there is also the question of gluten grains and their relation to autoimmune problems my family started lc because of my daughter's severe digestive issues. unfortunately, i had something to do w this since she was raised in a vegetarian household; we all overdosed on grain. i'm not real willing to revisit that place...although quantity may have something to do w it, once the damage is done, one must be cautious.

Dr Harris from PaNu has some discussion that might be of interest in this area.
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Old 01-22-2010, 12:12 PM   #28
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Steve, this is just another of the "Your Mileage May Vary" things we have to deal with.

Of course one can eat these things and inject humalog to "cover" the carbs. Back when I was eating like that, prior to June last year for awhile, I needed one unit per seven grams of carbs, on top of a HEFTY underlying dose of Lantus.

But there are so many aspects of this question to consider for every patient. Personally, I think that high blood insulin levels are just as dangerous long term as high blood sugars, and eating these things just perpetuates and worsens insulin resistance.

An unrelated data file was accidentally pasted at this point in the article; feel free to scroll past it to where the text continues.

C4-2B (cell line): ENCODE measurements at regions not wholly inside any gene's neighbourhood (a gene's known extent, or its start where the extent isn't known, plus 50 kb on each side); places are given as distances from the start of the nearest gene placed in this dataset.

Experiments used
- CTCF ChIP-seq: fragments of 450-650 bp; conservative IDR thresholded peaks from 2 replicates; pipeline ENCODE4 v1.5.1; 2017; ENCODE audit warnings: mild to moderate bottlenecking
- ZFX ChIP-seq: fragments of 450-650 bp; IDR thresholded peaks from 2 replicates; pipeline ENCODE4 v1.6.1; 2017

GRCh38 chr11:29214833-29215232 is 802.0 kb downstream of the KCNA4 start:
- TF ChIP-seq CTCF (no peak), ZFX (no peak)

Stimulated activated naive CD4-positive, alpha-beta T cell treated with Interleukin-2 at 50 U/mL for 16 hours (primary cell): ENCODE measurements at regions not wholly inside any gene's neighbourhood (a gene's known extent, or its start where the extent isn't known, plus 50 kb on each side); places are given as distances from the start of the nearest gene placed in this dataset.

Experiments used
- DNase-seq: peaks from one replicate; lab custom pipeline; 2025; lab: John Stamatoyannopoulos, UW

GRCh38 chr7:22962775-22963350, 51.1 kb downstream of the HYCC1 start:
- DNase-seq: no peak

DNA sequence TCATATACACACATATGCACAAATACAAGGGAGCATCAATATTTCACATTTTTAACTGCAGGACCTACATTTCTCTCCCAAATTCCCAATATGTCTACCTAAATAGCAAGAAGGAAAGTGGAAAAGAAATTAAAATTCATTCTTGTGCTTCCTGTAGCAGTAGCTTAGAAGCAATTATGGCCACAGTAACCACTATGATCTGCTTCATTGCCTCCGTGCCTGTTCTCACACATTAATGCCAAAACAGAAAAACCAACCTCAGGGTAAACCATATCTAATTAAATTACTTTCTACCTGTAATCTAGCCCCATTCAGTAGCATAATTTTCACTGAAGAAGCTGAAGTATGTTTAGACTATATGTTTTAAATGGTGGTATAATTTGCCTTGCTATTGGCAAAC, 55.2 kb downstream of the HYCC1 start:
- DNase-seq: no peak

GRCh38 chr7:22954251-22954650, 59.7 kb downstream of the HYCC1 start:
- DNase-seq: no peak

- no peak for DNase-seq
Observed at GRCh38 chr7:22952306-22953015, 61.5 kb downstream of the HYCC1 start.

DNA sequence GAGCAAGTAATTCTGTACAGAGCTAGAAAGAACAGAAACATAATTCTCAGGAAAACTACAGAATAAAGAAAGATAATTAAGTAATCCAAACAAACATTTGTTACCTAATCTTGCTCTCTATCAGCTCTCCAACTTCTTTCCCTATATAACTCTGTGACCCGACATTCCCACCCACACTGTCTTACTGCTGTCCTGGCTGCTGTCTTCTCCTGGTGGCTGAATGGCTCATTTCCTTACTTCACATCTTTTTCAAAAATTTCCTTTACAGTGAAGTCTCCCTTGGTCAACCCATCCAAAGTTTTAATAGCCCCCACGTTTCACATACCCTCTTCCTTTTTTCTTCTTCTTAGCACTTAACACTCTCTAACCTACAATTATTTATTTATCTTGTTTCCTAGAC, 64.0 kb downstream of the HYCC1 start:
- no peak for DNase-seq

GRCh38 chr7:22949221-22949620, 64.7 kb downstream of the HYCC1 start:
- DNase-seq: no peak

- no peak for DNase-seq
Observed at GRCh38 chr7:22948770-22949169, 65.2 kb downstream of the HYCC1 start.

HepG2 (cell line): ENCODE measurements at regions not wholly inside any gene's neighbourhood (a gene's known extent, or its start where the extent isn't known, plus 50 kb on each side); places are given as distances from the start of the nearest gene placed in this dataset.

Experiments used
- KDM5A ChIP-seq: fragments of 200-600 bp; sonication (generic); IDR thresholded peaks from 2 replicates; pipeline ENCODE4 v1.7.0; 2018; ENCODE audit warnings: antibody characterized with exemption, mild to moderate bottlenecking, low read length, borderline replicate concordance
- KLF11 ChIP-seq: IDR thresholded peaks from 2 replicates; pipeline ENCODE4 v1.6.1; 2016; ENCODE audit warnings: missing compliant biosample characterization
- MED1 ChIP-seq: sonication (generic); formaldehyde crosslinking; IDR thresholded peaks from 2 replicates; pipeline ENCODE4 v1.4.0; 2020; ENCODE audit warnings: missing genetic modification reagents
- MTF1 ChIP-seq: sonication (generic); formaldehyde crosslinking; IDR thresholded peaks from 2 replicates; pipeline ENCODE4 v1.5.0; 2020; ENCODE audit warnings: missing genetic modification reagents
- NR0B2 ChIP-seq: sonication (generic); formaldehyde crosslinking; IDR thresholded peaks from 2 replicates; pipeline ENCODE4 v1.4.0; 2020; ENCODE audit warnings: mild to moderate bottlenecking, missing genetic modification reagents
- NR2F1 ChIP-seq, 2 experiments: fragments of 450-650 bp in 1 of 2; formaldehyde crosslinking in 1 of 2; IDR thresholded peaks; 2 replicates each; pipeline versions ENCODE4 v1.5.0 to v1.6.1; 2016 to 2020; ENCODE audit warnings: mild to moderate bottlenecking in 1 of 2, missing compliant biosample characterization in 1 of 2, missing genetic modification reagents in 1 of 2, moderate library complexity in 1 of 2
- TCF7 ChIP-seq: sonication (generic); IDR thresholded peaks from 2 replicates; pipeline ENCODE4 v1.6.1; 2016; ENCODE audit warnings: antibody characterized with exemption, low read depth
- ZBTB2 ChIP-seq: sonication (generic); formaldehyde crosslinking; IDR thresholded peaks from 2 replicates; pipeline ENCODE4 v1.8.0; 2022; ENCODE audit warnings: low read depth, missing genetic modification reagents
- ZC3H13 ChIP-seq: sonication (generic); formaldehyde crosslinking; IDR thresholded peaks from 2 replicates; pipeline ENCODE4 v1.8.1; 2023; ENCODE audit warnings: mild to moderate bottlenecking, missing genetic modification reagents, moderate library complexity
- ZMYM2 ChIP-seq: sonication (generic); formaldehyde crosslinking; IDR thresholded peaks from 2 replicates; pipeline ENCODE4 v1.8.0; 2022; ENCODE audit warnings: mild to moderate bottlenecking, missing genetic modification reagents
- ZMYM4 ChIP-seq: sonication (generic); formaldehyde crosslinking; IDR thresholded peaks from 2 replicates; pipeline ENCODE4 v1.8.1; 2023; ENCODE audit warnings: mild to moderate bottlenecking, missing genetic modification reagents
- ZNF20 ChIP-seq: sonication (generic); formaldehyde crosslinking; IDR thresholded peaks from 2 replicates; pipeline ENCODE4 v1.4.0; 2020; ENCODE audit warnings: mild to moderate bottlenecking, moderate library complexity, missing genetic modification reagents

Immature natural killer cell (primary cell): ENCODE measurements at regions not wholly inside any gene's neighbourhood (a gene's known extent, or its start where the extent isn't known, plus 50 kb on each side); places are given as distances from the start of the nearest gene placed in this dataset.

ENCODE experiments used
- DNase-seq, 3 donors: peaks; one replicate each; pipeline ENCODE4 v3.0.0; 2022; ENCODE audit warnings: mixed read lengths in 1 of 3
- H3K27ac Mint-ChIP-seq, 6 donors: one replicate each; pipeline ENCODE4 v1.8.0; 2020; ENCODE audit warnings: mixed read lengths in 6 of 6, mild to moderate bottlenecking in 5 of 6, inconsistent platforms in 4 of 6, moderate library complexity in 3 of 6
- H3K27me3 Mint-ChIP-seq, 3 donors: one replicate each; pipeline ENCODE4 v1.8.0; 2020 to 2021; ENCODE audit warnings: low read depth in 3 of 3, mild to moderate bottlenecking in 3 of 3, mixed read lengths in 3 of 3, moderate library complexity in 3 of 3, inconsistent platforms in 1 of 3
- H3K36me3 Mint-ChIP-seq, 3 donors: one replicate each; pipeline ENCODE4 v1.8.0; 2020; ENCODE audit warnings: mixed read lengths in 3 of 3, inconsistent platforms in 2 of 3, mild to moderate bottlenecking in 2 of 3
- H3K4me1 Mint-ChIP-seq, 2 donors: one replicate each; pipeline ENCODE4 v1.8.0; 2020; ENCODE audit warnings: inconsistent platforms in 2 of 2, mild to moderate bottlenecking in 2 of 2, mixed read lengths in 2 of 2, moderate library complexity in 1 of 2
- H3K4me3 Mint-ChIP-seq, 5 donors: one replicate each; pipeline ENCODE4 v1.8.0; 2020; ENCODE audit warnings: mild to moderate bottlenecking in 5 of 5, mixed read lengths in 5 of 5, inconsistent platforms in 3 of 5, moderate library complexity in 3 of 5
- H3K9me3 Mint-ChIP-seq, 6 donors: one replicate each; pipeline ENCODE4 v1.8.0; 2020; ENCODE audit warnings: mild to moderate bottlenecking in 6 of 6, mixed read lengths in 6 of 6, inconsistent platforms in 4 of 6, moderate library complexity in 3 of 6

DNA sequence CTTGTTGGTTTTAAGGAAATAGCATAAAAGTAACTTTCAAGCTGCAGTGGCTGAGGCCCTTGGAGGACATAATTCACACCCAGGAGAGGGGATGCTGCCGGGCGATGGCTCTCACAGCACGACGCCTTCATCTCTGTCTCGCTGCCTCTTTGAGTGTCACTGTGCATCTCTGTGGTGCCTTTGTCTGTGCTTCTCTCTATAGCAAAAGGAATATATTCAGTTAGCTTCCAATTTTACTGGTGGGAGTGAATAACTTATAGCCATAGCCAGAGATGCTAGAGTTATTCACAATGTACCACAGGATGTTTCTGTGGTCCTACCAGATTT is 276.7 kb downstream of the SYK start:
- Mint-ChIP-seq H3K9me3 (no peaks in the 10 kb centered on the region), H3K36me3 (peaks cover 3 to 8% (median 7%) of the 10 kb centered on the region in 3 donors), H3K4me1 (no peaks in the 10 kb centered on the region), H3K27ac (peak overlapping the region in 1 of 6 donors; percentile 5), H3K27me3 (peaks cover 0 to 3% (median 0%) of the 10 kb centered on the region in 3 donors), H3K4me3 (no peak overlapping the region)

Second, these are JUST the things overweight people will have portion control problems with. One isn't driven to gorge on cauliflower all that often! I think it's just easier not to have them around.

Third, there is a very real "carb addiction" many obese people deal with, and keeping carbs very low enables us to break that craving cycle. I know you know these things, sorry; it just gets me worked up!

I think you will be doing them a great favor by telling them to cut all this high carb stuff out completely. Once they have their cravings, diabetes, and weigh under better control, you and they can experiment in a very controlled way with reintroducing set portions of these "dangerous" foods.

But it's always like the recovering alcoholic trying a glass of wine to see if it bothers him now, and finding, yes, the cravings are back and yes, he's going to give in to them for awhile. That's when you sort of take a little break from sensible eating, just a rest, and suddenly look up and see you have regained everything and more! It's not worth it.